How Not to Network a Nation. The Uneasy History of the Soviet Internet

(Ben Green) #1

114 Chapter 4

The associated costs and scale of such a supercharged system were
accordingly colossal. Glushkov captured the sentiment of network effects,
which is still alive in surveillance capitalism’s promotion of big data today,
in this phrase: “world practice shows that the larger the object for which
an information-management system is created, the greater its economic
effect.”^8 More than komchamstvo, or Lenin’s term for “Communist boast-
ing,” the basic OGAS blueprint affirms its staggering magnitude. In its ini-
tial proposals, the OGAS Project estimated that it would take over thirty
years to be fully online, that it would need a labor transfer of some 300,000
personnel, that costs would be upward of 20 billion rubles for the first fif-
teen years, and that tens of thousands of computing center and interactive
access points would be distributed across the Soviet population.
All this would prove net efficient, promised Glushkov. The 300,000
knowledge workers would constitute an enormous labor transfer, as well as
a net reduction in the ever-rising number of people who were employed in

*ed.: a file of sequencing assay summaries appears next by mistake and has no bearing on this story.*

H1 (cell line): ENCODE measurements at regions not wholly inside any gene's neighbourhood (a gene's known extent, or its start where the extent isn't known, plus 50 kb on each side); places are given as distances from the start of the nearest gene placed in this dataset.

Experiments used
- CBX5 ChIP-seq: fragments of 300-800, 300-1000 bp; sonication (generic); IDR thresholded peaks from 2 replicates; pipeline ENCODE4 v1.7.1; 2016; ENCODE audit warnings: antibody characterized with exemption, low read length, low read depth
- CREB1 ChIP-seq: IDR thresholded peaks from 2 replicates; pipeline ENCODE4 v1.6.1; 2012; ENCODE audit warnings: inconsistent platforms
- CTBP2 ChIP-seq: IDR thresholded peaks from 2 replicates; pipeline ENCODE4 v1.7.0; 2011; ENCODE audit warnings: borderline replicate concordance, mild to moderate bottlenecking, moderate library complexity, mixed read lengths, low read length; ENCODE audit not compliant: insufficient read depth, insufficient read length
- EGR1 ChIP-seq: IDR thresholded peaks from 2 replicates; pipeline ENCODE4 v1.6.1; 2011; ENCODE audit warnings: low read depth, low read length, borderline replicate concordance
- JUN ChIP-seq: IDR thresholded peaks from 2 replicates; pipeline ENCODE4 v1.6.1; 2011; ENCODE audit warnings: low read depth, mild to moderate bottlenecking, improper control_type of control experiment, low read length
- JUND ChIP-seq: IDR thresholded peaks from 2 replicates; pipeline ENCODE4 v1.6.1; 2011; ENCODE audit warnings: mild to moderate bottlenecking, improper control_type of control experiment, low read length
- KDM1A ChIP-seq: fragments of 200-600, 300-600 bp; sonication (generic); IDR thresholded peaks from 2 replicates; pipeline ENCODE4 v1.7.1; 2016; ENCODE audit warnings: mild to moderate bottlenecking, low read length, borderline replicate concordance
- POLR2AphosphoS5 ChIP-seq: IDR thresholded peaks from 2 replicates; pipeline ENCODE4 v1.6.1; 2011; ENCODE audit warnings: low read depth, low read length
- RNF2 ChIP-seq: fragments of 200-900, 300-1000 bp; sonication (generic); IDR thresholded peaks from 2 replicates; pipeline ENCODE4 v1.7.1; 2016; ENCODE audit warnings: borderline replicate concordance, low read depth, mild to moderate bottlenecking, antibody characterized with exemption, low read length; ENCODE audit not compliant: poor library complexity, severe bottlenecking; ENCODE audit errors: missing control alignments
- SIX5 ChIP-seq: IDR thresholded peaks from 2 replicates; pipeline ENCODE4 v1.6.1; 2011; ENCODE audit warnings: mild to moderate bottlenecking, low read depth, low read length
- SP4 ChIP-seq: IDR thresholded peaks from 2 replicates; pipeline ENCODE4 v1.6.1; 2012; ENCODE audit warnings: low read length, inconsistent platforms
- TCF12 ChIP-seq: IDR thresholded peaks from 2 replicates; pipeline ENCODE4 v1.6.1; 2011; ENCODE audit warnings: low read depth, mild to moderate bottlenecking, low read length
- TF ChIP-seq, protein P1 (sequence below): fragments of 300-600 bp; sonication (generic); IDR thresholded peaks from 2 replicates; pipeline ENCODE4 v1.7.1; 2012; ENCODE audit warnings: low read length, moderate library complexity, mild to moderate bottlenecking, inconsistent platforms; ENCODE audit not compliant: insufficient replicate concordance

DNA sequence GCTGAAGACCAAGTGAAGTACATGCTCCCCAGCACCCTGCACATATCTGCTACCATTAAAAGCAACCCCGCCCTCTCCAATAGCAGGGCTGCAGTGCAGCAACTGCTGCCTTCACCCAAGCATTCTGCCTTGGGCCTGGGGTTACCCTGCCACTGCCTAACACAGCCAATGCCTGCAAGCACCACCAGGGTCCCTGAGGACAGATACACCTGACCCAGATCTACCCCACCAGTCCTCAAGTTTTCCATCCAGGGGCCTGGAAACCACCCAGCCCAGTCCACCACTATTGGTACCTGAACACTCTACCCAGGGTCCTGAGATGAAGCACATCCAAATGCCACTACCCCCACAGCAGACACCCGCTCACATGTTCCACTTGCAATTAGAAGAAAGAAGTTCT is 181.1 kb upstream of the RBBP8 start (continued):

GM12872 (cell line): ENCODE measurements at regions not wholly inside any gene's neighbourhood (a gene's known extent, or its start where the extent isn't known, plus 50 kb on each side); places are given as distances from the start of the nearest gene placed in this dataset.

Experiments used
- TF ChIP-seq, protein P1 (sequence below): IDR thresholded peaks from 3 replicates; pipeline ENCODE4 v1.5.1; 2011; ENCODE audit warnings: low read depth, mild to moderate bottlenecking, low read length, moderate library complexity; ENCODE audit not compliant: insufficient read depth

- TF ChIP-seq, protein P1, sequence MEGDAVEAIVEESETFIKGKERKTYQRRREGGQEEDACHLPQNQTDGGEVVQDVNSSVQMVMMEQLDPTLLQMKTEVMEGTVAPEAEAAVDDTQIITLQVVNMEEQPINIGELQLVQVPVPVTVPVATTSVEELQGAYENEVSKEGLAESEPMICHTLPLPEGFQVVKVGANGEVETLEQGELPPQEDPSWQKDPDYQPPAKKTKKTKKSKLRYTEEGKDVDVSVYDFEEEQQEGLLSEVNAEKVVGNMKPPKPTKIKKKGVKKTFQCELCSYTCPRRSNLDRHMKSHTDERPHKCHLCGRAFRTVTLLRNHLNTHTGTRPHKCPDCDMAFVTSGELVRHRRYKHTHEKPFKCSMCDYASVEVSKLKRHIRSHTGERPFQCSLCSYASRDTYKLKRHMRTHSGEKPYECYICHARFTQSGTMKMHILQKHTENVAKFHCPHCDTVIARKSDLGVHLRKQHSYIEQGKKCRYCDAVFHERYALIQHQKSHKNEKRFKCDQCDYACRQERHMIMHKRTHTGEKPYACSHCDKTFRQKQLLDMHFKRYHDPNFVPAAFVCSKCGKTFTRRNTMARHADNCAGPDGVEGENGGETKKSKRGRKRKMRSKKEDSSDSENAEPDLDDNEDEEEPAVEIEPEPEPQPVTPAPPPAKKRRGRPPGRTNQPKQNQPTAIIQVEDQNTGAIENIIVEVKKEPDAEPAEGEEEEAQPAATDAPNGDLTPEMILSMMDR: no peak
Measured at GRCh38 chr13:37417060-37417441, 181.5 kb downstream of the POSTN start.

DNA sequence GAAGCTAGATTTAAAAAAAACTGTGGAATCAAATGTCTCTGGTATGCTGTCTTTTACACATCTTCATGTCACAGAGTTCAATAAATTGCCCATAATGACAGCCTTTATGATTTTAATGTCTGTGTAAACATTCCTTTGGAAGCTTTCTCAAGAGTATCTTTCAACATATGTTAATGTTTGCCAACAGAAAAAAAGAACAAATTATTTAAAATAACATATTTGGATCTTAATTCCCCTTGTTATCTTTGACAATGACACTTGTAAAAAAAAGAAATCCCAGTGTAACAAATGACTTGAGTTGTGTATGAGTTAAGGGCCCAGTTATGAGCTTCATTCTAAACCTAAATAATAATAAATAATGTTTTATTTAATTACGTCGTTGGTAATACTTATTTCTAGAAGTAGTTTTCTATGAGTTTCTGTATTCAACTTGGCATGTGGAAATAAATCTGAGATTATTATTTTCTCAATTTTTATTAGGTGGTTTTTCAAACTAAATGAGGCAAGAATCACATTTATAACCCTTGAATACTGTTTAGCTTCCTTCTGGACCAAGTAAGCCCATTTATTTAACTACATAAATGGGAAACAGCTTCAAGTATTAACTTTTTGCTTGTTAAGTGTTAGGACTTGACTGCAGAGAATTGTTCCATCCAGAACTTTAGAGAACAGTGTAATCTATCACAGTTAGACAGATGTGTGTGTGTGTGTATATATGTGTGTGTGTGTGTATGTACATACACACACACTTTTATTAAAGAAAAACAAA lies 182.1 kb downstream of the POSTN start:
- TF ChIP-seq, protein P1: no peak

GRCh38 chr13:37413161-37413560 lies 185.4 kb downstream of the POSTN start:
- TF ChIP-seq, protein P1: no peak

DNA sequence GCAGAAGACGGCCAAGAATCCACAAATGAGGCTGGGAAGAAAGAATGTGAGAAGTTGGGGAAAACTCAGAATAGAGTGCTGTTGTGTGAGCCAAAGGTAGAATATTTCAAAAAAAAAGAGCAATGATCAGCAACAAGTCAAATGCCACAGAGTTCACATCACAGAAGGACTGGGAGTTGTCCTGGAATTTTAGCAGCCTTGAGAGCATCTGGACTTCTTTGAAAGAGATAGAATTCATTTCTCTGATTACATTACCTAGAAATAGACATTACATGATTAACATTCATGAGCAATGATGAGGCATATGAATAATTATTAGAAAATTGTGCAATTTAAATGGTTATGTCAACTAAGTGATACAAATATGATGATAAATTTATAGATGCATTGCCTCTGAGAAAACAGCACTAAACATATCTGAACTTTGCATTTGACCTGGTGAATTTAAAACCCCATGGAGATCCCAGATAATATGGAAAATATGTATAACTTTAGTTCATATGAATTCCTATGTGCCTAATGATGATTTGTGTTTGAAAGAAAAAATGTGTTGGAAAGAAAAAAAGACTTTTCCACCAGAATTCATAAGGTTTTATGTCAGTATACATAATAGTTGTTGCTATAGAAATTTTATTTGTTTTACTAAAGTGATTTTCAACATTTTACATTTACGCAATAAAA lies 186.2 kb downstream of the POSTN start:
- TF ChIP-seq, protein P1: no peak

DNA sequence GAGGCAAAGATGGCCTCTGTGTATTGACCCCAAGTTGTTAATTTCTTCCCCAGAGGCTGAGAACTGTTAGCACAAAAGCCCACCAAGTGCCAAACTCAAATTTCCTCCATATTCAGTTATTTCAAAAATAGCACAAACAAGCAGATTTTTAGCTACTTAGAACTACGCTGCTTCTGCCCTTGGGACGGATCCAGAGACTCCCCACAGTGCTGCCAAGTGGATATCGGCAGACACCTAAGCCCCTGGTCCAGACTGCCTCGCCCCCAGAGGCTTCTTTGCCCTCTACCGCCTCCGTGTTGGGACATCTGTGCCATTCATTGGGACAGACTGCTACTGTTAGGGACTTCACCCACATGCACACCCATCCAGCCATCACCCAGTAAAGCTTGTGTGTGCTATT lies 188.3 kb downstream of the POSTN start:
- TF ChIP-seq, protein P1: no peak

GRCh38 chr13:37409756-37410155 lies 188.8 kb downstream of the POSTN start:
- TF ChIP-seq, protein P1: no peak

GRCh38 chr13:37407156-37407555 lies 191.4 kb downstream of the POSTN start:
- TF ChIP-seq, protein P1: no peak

economic planning. The 20 billion rubles would be distributed over three
five-year plans, with the first requiring a seemingly modest 5 billion rubles.
Acutely aware of the advantages of the well-regulated financial management
that was enjoyed by the successful military nuclear and space programs,
Glushkov insisted to Prime Minister Kosygin that, if the OGAS were to be
developed, this civilian program would require a similarly well-managed
funding stream, even though it would prove more complicated and expen-
sive than both military programs combined. For his distinctly decentralized
civilian economic communication infrastructure project, Glushkov sought
fully centralized military-style financial funding. Only with well-managed
funding could this civilian project pay for itself, which it promised to do
handsomely, returning fivefold on the first fifteen-year investment, or “no
less than 100 billion rubles” (roughly $850 billion in 2016 U.S. dollars), and
even this estimated windfall in savings “was a conservative figure.”
Cost, in other words, is the simplest reason that the OGAS Project never
developed as proposed. A networked command economy, as economist crit-
ics noted, would simply prove uneconomical. No such sum of funding was
granted, and the projected costs soared slowly upward until, according to
varying estimates, the OGAS, if built in the late Soviet Union, would cost
the staggering sum of 160 billion rubles (or $1.4 trillion in 2016 dollars, or
roughly the U.S. deficit in 2009).^9 Still, costs are never black or white. The
OGAS Project imagined a series of adjunct projects with less painful price tags.
As early as 1963, the EGSVT technical network proposed a far more afford-
able fraction of this vision—one center in Moscow, twenty to thirty regional
computing centers, and unspecified local computing “access points.”

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